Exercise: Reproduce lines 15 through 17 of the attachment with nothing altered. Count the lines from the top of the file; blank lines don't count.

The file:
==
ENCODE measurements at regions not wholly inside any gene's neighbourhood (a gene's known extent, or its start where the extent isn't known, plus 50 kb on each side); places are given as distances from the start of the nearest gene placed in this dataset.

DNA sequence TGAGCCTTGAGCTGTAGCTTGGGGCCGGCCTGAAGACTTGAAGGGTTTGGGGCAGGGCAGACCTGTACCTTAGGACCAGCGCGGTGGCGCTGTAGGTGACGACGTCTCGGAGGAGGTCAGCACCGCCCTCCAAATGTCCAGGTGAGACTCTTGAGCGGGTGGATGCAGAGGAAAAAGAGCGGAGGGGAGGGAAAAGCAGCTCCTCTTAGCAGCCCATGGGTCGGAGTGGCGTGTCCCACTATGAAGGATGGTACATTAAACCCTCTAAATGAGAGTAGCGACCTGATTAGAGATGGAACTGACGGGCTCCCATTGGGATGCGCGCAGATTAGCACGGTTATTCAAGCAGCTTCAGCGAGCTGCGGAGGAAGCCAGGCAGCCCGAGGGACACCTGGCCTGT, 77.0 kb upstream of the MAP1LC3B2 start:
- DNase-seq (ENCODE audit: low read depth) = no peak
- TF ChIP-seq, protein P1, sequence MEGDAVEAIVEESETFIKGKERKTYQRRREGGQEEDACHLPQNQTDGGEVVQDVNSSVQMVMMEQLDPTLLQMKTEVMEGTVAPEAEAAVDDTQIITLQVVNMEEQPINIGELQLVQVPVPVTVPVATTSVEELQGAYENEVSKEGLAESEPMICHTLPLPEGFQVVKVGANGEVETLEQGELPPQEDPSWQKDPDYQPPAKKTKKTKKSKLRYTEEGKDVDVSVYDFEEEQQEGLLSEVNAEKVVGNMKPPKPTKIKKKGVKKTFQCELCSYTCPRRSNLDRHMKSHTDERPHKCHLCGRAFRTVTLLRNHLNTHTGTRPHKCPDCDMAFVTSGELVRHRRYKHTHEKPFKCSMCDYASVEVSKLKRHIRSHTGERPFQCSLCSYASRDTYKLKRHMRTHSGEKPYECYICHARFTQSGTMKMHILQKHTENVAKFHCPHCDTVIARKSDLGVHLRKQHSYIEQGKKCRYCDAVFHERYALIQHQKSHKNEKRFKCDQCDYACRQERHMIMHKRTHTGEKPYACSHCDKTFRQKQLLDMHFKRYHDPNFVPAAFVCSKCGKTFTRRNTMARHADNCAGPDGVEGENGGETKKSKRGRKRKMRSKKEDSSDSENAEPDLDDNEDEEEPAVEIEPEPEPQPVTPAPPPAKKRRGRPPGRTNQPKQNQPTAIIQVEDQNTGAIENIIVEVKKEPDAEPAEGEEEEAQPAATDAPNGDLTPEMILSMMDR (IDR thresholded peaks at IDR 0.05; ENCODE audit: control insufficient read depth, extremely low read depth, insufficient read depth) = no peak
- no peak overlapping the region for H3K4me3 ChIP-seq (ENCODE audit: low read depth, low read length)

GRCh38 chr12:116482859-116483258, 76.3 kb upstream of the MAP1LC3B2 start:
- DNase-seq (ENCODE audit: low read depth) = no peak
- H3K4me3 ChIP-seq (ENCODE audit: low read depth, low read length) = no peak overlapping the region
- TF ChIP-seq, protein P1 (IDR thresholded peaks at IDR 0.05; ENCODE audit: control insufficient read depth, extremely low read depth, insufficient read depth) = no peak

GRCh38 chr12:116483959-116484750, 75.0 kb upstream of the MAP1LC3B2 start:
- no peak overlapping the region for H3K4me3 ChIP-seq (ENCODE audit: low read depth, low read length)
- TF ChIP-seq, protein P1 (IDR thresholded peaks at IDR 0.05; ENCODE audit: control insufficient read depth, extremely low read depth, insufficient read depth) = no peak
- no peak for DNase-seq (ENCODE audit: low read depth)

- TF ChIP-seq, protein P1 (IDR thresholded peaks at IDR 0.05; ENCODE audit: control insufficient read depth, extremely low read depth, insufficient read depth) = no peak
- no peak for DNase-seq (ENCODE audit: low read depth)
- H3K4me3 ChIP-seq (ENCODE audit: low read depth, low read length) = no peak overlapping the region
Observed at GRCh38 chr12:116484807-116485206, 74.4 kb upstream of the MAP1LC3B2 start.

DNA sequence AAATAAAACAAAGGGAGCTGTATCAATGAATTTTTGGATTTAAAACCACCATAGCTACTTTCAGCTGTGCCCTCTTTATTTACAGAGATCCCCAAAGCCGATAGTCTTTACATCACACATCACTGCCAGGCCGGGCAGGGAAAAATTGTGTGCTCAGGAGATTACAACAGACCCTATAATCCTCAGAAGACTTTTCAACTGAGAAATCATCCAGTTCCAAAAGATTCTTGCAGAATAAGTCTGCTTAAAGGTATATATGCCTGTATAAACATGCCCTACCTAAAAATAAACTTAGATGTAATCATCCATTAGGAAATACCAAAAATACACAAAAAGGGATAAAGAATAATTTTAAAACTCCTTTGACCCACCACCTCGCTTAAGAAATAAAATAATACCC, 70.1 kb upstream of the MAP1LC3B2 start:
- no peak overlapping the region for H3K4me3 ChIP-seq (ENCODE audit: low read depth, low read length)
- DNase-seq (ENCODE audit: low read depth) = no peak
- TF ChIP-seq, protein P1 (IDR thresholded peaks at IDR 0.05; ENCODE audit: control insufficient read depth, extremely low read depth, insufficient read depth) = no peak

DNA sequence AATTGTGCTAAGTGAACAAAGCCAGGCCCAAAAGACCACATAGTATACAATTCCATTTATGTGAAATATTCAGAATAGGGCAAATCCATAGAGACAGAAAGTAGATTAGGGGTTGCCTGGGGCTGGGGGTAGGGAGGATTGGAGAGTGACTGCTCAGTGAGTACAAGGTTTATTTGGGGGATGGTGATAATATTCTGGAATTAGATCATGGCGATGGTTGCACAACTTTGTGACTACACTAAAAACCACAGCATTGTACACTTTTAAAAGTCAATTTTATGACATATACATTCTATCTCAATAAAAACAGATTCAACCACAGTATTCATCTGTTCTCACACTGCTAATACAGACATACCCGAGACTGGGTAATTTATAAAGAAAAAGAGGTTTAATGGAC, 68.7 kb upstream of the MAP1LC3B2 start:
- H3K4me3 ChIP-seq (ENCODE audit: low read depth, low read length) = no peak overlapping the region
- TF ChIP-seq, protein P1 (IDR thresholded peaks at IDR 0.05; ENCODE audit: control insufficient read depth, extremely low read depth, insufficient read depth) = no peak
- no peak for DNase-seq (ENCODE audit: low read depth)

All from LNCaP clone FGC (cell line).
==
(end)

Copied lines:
- no peak for DNase-seq (ENCODE audit: low read depth)
- H3K4me3 ChIP-seq (ENCODE audit: low read depth, low read length) = no peak overlapping the region
Observed at GRCh38 chr12:116484807-116485206, 74.4 kb upstream of the MAP1LC3B2 start.